High Rise Debuts in Downtown Maryland With Iconic Metal Façade
|7272 Wisconsin Ave/The Elm
|Shalom & Baranes Associates (SBA)
|4mm ALUCOBOND® PLUS in Anodic Satin, NaturAL Brushed Carbon, and two custom colors
|CEI Materials System:
|R4000 and a custom engineered rear drained back ventilated direct-attached system
Rising thirty stories high in downtown Bethesda, Maryland is a new iconic structure called the Elm, a 1,000,000 square foot mixed-use property. “The Elm is the tallest building in Bethesda and an extremely complex project that has taken over five years to complete,” explains Steven Lee, Senior Façade Technical Designer at Shalom & Baranes Associates (SBA) in DC. The neutral tones of the residential high-rise are juxtaposed by the glass curtain wall of the office façade.
The tower’s base is constructed with dark brick, with ALUCOBOND® PLUS aluminum composite panels covering the remaining portions of the colossal façade. Given its height, the design team was required to develop unique engineering criteria to meet inherent wind load and movement requirements. CEI Materials, a part of the design team, worked closely with SBA to engineer a panel cladding system that accommodated these complex design needs.
According to Nick Sodt, General Manager at CEI Materials and Project Manager of the Elm, “We constantly worked with the architect on such things as joint layout and panel stretch and designed integrated spline joints to help with the ease of installation at extreme heights with building movement.”
Four ALUCOBOND® PLUS aluminum composite finishes were chosen, Anodic Satin, NaturAL Brushed Carbon, and two custom colors. Nearly 200,000 square feet of material was fabricated by CEI Materials utilizing both the R4000 system as well as a custom engineered rear drained back ventilated direct-attached system.
Visually, the building is extremely tall with numerous geometric angles that required large panels and a grid system to create a flat, solid look. Working together with SBA, CEI Materials built an onsite performance mockup to test the structural integrity of panel size and connections. This test would determine if the proposed design would address water and specific project requirements for building movement and deflection. The mockup was tested off-site by Intertek at their facility and not only passed but also gave the team a clear visual indication of what the façade would look like in reality.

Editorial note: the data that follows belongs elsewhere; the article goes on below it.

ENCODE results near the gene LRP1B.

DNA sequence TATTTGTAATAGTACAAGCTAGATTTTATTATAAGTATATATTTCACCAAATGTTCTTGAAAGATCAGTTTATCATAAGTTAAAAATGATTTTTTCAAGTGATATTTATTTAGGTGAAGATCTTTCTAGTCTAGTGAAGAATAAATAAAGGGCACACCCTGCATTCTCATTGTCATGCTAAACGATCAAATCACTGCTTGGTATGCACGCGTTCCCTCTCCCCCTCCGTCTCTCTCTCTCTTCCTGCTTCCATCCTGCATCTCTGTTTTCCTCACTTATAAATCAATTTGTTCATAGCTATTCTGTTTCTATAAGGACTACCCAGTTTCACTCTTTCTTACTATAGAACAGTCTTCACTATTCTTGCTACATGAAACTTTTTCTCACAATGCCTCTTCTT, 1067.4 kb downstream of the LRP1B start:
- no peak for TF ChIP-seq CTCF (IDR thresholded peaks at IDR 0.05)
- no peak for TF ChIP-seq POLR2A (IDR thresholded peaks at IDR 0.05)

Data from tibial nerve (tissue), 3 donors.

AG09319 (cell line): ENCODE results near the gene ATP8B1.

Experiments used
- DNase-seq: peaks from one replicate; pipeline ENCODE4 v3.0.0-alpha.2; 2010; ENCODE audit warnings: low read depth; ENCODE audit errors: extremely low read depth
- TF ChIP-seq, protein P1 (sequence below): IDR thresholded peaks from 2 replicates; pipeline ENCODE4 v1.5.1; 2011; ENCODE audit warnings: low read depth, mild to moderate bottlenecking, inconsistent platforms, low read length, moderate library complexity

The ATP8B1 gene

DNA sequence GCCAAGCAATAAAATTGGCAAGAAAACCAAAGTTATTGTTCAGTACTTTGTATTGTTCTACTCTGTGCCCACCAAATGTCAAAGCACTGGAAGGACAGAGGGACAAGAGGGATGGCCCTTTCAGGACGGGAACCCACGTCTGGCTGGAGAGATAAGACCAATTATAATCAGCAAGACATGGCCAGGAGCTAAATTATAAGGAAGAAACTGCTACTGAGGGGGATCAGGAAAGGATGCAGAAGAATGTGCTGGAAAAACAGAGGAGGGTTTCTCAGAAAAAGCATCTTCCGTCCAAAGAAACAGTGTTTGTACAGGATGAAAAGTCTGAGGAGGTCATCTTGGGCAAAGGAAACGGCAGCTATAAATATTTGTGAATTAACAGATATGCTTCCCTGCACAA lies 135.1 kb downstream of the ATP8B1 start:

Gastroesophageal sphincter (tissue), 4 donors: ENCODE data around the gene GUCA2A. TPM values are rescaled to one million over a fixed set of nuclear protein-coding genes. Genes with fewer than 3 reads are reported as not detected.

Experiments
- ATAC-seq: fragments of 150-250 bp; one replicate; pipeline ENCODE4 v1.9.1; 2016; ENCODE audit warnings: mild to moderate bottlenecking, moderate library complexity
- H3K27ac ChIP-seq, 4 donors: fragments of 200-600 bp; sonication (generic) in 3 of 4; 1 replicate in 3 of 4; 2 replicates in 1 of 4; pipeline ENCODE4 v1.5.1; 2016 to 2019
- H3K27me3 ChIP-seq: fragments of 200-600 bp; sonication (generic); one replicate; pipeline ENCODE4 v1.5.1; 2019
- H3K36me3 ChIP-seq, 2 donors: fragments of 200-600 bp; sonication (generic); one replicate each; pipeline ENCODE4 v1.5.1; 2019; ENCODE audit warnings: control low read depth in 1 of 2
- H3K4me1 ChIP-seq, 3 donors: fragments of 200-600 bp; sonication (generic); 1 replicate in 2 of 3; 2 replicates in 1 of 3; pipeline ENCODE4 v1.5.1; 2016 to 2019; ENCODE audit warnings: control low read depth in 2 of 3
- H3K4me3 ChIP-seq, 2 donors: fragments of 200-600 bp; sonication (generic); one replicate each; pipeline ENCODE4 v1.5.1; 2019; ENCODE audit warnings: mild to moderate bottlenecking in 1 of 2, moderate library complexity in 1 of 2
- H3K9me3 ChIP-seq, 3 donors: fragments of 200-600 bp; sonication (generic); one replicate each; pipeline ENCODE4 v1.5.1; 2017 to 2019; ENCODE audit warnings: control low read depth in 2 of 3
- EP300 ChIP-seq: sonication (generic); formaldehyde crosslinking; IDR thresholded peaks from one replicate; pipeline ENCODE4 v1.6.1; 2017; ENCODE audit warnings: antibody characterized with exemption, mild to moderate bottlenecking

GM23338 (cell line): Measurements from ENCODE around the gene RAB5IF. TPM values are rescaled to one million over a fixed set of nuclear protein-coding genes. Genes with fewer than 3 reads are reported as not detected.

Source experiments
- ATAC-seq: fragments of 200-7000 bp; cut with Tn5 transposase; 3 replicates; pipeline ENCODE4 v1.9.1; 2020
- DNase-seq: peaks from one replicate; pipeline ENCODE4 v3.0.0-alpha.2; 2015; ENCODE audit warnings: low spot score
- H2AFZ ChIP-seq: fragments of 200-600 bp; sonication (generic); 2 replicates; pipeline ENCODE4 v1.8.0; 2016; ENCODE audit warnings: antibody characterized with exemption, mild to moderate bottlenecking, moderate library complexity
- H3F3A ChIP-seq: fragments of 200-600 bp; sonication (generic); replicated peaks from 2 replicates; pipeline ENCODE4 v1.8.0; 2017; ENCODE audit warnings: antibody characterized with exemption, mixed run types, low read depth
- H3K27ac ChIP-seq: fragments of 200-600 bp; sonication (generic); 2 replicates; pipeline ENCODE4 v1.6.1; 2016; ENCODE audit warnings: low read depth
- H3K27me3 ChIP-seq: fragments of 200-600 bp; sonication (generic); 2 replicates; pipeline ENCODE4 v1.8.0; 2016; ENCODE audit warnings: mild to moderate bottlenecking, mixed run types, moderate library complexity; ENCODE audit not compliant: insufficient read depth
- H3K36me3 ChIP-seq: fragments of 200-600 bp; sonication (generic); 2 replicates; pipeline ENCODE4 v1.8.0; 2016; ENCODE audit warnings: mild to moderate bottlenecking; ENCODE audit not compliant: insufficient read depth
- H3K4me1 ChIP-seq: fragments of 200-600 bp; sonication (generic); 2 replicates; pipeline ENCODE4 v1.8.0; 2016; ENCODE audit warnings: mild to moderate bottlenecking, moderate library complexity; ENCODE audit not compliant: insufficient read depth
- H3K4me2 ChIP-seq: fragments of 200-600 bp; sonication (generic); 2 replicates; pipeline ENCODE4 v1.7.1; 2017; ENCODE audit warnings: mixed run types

A chevron design was created as an adaptation for the building’s geometric design. According to Lee, the chevron panel design also affected the building’s energy efficiency and NFPA 285 adherence. Typically, a 2" cavity has to be filled with insulation for the LEED Gold requirement, but the chevron design afforded a 6" hollow cavity when it came to this project. Therefore, it was decided to increase the depth of the insulation, thus leaving no gaps that would have likely led to a possible chimney effect, as seen in high-rise building fires around the world.
When installing such a large project, fabrication material scheduling and onsite delivery were vital. Therefore, careful consideration had to be given to panel fabrication and its adaptation for installation. CEI Materials possess the in-house technology to track the progress of each fabricated piece and its delivery to the job site. This process enables the installer, and the rest of the design team, to calibrate the material delivery timing and therefore maximize labor costs.
The Elm, and its neighboring façade, the Wilson, were recently awarded the Engineering News-Record (ENR) Mid-Atlantic Regional Best Projects Award in the Best Office/Retail/Mixed-Use Project category.